|Doctor Zhivago, another Russian novel where you need a scorecard to keep track of the characters.|
Doctor Zhivago (1957)
by Boris Pasternak
You can't talk Doctor Zhivago without talking about the Cold War. Banned by the Soviet government prior to publication, a manuscript was smuggled out of the country and published in Italy (in Italian) in 1957. The United States picked up on "propaganda value" of Doctor Zhivago and this led to the CIA publishing a Russian edition and smuggling back into Russia. In the west, Zhivago was nothing less than a sensation, with a Omar Sharif starring, David Lean directed film and many millions of copies sold. In fact, the library version I checked out was an illustrated Readers Digest edition- color illustrations!
As you can see from the above diagram, the number of characters and their interrelationships can be difficult to follow, and this is made worse by Pasternak's refusal to stick with a single name. The action spans several generations and takes place between 1903 and the end of World War II. Mainly though, the Russian Civil War takes center stage, as seen through the eyes of Yuri, a Doctor and a Zhivago and therefore the Doctor Zhivago of the title although he is literally never called Doctor Zhivago by anyone at any time for the entire book.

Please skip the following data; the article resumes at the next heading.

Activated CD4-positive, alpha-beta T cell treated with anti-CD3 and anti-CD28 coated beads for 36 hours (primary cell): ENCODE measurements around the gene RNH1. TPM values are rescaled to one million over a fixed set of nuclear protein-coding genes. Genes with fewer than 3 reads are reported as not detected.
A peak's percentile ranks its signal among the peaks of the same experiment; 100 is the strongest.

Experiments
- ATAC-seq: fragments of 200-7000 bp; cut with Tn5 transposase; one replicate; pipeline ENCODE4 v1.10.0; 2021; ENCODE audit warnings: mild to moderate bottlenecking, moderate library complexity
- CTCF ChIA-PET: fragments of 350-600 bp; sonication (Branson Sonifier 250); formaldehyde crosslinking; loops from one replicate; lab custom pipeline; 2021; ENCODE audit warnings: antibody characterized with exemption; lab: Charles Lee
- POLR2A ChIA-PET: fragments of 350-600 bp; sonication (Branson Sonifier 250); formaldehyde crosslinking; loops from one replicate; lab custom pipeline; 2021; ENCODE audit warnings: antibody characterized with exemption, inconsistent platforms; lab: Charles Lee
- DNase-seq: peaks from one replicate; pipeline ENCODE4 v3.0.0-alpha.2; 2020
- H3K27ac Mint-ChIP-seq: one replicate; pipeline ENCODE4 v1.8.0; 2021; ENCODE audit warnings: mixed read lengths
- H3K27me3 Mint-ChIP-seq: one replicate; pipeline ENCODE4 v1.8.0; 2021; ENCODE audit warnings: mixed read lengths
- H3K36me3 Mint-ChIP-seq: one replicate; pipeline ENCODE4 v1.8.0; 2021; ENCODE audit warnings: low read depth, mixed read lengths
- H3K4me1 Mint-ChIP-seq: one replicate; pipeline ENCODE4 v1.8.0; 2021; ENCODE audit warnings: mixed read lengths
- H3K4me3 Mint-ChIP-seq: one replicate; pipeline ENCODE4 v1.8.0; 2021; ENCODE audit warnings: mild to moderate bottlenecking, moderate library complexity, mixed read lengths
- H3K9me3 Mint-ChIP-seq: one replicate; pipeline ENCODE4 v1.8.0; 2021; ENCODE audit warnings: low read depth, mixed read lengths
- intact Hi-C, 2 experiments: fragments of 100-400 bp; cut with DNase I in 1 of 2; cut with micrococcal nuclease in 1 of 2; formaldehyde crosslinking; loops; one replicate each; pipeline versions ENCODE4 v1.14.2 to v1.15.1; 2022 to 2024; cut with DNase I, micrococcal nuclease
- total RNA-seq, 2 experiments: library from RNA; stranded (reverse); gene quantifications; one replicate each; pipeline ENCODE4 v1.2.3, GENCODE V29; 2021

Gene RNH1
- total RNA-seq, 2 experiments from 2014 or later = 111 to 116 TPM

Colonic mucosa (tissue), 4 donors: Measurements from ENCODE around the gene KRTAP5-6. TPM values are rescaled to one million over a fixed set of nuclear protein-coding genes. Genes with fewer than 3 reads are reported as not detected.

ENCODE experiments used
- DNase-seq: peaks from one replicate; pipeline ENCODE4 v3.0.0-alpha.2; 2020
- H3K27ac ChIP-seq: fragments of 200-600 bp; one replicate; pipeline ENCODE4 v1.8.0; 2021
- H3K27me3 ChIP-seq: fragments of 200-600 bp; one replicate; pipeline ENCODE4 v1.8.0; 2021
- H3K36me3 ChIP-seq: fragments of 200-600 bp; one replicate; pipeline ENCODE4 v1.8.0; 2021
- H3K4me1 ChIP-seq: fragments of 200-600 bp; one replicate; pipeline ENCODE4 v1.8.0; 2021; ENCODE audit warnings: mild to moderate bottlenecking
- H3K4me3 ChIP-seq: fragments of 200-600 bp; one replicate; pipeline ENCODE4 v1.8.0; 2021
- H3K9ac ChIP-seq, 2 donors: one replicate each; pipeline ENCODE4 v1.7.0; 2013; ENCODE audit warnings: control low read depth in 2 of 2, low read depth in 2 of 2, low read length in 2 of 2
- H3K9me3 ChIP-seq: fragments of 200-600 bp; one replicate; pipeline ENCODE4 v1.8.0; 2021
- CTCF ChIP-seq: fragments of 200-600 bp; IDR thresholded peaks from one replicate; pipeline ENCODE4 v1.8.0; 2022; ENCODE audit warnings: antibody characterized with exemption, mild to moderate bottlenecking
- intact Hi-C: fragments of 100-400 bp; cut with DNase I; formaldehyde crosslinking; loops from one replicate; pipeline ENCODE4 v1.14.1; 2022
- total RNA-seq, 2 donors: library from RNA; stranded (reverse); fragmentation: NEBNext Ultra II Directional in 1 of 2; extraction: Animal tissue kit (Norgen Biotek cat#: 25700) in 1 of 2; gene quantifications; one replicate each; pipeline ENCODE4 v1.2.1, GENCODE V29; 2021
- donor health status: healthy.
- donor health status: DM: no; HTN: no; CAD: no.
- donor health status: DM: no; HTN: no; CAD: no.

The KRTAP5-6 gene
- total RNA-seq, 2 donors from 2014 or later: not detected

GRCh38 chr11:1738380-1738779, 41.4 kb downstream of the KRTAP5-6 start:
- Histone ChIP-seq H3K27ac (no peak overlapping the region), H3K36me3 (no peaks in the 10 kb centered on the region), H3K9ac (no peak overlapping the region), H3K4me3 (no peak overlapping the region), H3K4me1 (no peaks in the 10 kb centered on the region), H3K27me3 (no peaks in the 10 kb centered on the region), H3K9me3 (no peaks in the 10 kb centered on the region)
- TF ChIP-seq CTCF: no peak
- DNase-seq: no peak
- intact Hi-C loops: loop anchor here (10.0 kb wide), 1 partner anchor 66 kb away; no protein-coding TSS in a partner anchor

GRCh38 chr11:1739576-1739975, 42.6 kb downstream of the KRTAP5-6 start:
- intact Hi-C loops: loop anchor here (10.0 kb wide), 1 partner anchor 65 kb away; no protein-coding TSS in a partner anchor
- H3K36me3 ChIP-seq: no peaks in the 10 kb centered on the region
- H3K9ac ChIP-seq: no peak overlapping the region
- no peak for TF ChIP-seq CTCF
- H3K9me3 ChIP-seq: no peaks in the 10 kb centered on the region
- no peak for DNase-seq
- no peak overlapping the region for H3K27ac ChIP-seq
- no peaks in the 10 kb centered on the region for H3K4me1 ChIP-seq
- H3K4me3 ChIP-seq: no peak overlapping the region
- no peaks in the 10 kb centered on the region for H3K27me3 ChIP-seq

Yuri flees Moscow at the onset of the civil war, only to be captured by Red Communist Partisans and forced to work as a Doctor. Near the end of the war, he deserts, only to find that his wife has left to return to Moscow. He then hooks up with the wife of a friend, and spends an additional several years in the sticks before returning to Moscow, where he lives as a semi-vagrant derelict.
It is easy to see why the Soviet's refused to allow Doctor Zhivago to be published inside Russia. The Civil War is a disaster for everyone, and what comes next, the runaway inflation and disastrous economic policies of the so-called N.E.P. or "new economic period" are arguably worse. With the exception of the period Yuri spends as the Doctor-prisoner of the Partisan army, Doctor Zhivago is almost a moles-eye view of the Russian experience of the early 20th century.
Pasternak does a great job conveying the experience of loneliness, confusion and alienation that many experienced at the hands of the totalitarian Russian regime. While readers are spared some of the more graphic details of mass slaughter and state-sponsored terror, Pasternak makes sure that you know about it happening off camera. Any potential for glamour or fetishization of the Russian Revolution is defeated by Pasternak's prose.